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 Parshas Mikeitz - Vol. 8, Issue 10
Compiled by Oizer Alport


V'sham itanu na'ar Ivri eved l'sar ha'tabachim (41:12)

Rashi writes that even when he was forced to mention Yosef’s remarkable ability to interpret dreams, the evil cupbearer attempted to disparage him by referring to him as a young and foolish person who didn’t know the Egyptian language and who was unfit for a position of power because he had once been a slave. What did the cupbearer hope to accomplish with his slander, as moments later Yosef appeared and immediately stole the spotlight, amazing Pharaoh with his talents and wisdom in interpreting the dream and recommending a prudent course of action to deal with its implications?

Rav Pesach Eliyahu Falk explains that nevertheless, the cupbearer was well aware of the maxim that “you never get a second chance to make a first impression.” In his wickedness, he decided to make Yosef’s first impression for him. The cupbearer was hoping that by making it an extremely negative one, Pharaoh would view Yosef and everything that he said through that lens, thereby depriving Yosef of a fair chance to demonstrate his true talents.

From the actions and motivation of the cupbearer, we may derive the potent power of lashon hara (forbidden slander). If it is believed and accepted as fact, it renders it virtually impossible for the victim to subsequently prove himself and uproot the maliciously-planted first impressions. Human nature is such that upon recognizing the discrepancy between what we were told and what we later see in reality, we will sooner resolve the contradiction by assuming that the person is temporarily on guard and masking his true ways rather than question the accuracy of our erroneous and premature first impressions. As a result, it behooves us to extend a clean slate to every person we encounter and to greet them with open minds.

V'ata yareh Paroh ish navon v'chacham vi'shiseihu al eretz Mitzrayim (41:33)

After Yosef was freed from prison to interpret Pharaoh’s dreams, he explained that they foretold seven years of abundance to be followed by seven years of famine. Therefore, he recommended the appointment of a wise advisor to oversee the project of storing for the famine during the years of plenty. Upon hearing this proposal, Pharaoh responded that there was nobody more fitting for the role than Yosef himself, who demonstrated great insight by suggesting this idea.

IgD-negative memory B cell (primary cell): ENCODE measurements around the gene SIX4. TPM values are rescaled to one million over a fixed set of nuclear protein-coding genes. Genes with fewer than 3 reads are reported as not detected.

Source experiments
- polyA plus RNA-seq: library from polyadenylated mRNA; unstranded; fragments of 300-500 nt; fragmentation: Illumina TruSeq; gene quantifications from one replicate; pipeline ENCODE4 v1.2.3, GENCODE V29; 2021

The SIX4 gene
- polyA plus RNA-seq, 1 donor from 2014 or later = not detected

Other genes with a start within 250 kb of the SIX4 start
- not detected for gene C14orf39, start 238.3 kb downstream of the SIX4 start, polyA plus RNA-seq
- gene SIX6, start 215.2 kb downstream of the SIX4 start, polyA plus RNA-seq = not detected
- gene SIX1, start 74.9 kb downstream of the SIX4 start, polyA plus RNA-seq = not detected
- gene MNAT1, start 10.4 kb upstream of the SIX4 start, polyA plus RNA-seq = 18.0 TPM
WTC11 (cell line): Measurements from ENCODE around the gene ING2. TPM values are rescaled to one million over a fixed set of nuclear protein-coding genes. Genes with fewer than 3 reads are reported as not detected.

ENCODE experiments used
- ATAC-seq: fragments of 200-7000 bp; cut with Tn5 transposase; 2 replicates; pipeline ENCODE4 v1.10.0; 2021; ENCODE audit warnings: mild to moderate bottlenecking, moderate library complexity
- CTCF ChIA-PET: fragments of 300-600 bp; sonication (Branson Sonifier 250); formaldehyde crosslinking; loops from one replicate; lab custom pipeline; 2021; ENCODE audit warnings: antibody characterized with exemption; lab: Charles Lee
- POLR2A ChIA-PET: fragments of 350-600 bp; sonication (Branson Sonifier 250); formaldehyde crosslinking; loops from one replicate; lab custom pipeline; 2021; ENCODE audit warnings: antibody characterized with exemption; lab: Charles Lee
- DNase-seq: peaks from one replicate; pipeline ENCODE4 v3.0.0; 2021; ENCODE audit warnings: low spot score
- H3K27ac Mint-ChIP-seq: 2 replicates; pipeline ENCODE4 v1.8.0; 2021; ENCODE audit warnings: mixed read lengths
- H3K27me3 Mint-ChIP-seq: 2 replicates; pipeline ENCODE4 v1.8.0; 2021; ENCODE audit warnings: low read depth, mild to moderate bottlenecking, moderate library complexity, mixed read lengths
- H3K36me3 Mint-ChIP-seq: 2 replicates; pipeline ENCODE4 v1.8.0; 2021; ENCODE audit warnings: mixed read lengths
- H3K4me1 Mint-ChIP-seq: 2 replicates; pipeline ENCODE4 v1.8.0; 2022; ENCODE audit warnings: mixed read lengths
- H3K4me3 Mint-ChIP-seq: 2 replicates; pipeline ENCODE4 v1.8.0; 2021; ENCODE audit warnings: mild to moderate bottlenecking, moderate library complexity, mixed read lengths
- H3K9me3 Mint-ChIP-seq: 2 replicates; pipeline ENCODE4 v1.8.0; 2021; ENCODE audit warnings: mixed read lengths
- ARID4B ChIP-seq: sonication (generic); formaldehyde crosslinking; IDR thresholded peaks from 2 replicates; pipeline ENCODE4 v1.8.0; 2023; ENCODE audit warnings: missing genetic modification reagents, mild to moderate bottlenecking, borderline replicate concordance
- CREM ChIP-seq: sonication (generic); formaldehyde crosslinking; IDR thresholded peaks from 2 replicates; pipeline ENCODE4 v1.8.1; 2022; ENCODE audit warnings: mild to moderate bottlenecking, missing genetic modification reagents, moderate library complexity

As Pharaoh had only requested Yosef to interpret his dreams, why did he offer advice on how best to deal with the ramifications of his interpretation of the dreams, something which wasn’t at all requested of him? Further, why was Pharaoh not only not upset that Yosef had overstepped his mandate, but he became so impressed with him that he appointed him to oversee the new project?

The Vilna Gaon answers with a brilliant explanation. A person who is told that his dream refers to events in the distant future has no reason to believe the interpretation, as there is no way to test its accuracy. In fact, an interpreter who doubts his abilities would be wise to offer such an explanation so that there is no way for him to be proved wrong and his reputation ruined.

Yosef, on the other hand, told Pharaoh that his dream referred to the immediate onset of seven years of plenty, which would directly be followed by seven years of famine. Logically, Pharaoh should have believed Yosef’s explanation, for he would be foolish to make up an interpretation which would promptly be proven incorrect.

Still, even when the years of plenty began, Pharaoh didn’t necessarily have to be convinced of Yosef’s wisdom. He could have insisted on waiting for seven years to see whether the famine would begin as Yosef had predicted, or even for 14 years to see if the famine would end as he had forecasted. Hashem recognized the danger of such a potential reaction, as in that case Pharaoh wouldn’t trust Yosef sufficiently to appoint him to oversee the project from the very beginning.
As a result, the Medrash says that Hashem caused Pharaoh to forget part of his dream, specifically the part in which Yosef’s recommendation to appoint a wise man to oversee the storage project was actually spelled out explicitly. Upon hearing that Yosef not only offered a plausible and verifiable interpretation of his dream but also refreshed his memory about a portion of the dream which even he had forgotten, Pharaoh exclaimed (41:39) acharei hodia Elokim es kol zos ein navon v'chacham kamocha, which can be understood to mean that after Hashem has informed you of all of this, including the part of the dream which I myself forgot, surely there is nobody wiser than you in the entire kingdom.

Im keinim atem achichem echad yei'aser b'veis mishmarchem (42:19)